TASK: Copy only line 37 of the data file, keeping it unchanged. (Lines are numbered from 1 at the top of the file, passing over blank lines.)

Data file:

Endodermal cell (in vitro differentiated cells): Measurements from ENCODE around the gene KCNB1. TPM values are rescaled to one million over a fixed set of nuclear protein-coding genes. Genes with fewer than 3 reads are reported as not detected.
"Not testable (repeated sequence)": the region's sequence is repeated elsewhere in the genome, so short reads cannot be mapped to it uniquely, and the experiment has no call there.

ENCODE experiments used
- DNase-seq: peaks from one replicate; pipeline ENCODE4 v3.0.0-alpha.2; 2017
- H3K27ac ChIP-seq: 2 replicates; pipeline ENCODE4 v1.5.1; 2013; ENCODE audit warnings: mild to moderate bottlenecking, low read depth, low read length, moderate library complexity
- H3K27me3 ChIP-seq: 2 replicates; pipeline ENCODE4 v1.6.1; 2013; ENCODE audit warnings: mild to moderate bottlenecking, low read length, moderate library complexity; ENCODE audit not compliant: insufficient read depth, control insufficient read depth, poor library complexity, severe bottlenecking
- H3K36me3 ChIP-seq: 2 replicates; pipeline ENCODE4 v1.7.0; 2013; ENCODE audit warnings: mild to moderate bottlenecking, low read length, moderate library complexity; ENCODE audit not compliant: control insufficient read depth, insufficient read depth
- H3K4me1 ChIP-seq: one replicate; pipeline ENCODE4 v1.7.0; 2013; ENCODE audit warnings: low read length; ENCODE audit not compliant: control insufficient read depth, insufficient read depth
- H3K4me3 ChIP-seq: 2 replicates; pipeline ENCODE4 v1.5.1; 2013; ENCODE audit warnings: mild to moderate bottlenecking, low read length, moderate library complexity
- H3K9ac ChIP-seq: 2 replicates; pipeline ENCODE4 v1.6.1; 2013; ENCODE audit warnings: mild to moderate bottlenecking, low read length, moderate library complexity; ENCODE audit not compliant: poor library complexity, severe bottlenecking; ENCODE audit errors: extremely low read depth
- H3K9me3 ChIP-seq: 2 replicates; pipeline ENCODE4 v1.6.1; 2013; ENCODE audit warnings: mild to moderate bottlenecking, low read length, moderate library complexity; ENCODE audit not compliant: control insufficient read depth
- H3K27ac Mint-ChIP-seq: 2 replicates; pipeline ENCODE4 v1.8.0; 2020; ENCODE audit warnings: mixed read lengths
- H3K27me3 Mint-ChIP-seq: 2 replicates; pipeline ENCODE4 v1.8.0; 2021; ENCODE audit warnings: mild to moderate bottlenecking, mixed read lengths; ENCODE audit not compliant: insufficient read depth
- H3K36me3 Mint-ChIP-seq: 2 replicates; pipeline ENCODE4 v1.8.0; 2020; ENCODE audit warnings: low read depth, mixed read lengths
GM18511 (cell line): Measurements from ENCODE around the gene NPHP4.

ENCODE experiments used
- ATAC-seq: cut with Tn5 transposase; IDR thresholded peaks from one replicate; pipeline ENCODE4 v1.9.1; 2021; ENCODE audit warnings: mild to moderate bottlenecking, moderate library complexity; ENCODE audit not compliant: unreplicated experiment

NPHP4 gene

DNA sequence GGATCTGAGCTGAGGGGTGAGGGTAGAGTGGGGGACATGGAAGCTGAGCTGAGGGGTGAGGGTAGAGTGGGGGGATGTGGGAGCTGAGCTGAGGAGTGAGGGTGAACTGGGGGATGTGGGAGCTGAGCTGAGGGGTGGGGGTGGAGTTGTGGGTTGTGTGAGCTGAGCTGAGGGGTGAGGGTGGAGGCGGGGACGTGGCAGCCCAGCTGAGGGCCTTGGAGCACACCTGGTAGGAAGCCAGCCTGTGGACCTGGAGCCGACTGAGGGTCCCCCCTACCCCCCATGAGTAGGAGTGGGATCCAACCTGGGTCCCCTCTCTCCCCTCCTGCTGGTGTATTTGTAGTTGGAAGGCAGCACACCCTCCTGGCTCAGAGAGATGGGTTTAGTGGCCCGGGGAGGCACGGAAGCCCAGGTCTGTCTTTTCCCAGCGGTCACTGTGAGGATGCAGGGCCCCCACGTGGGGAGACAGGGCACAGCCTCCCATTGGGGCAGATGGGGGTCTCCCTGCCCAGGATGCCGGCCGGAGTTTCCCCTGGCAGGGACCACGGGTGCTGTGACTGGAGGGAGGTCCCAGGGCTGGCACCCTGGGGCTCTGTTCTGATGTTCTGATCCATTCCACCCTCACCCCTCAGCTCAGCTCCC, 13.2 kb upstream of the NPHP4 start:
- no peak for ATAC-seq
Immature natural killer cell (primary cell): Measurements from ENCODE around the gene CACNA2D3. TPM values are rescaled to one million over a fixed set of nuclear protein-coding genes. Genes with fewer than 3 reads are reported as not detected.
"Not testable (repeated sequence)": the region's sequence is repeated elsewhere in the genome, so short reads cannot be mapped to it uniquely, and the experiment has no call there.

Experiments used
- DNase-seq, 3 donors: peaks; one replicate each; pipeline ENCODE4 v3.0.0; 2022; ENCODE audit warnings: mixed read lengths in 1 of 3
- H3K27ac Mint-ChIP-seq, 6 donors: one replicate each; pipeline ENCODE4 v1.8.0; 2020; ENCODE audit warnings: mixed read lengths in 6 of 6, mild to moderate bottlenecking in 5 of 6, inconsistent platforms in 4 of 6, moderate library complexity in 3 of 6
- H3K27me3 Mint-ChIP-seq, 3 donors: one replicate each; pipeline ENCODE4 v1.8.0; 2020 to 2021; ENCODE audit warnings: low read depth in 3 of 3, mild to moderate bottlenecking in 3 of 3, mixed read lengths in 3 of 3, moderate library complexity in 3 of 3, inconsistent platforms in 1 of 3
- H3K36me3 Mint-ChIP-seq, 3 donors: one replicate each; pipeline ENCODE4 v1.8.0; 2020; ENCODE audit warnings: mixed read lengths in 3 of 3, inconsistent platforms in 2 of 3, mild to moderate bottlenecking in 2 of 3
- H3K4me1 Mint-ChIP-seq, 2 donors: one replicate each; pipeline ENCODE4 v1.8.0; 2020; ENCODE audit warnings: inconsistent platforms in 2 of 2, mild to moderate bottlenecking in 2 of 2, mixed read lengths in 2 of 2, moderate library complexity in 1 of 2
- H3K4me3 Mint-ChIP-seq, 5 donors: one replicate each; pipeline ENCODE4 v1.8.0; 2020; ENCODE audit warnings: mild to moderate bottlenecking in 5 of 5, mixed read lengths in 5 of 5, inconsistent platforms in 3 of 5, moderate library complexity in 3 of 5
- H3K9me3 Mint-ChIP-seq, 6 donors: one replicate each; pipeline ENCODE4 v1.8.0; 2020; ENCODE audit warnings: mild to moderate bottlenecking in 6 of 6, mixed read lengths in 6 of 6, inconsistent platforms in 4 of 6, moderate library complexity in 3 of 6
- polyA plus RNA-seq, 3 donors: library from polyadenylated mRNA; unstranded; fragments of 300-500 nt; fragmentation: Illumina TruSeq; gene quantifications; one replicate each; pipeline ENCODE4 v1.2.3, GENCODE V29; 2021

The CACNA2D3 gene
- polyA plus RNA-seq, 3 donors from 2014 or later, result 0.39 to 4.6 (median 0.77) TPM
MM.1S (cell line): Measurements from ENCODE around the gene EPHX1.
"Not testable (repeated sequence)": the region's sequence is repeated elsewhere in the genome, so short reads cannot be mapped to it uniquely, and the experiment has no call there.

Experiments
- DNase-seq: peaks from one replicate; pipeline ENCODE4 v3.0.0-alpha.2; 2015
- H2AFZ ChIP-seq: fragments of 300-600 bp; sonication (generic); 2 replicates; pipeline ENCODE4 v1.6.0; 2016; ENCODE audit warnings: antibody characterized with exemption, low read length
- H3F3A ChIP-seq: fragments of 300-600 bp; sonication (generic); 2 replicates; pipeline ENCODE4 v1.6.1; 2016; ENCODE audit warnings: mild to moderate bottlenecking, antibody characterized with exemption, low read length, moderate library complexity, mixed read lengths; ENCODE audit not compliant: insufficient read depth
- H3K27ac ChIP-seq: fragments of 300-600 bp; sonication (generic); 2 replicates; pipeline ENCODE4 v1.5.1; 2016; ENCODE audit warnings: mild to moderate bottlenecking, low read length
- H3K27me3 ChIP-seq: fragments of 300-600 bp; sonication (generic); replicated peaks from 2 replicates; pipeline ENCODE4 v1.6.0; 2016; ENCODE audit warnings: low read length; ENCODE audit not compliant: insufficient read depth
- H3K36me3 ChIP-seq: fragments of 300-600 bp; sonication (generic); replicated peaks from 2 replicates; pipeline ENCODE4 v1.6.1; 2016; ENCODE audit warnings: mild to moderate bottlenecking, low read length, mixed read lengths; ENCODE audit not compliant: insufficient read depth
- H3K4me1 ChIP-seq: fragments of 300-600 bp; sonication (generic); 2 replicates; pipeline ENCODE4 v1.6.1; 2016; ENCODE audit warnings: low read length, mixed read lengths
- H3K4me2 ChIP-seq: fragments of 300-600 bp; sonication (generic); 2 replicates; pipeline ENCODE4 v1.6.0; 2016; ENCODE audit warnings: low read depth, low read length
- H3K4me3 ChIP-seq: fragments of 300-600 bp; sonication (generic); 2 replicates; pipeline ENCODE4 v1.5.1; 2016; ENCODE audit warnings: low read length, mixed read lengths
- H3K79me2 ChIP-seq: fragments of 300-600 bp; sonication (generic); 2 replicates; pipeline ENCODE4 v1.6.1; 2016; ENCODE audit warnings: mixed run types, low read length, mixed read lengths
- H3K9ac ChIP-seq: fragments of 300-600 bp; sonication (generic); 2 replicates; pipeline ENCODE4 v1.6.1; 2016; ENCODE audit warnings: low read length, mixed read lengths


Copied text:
- DNase-seq: peaks from one replicate; pipeline ENCODE4 v3.0.0-alpha.2; 2015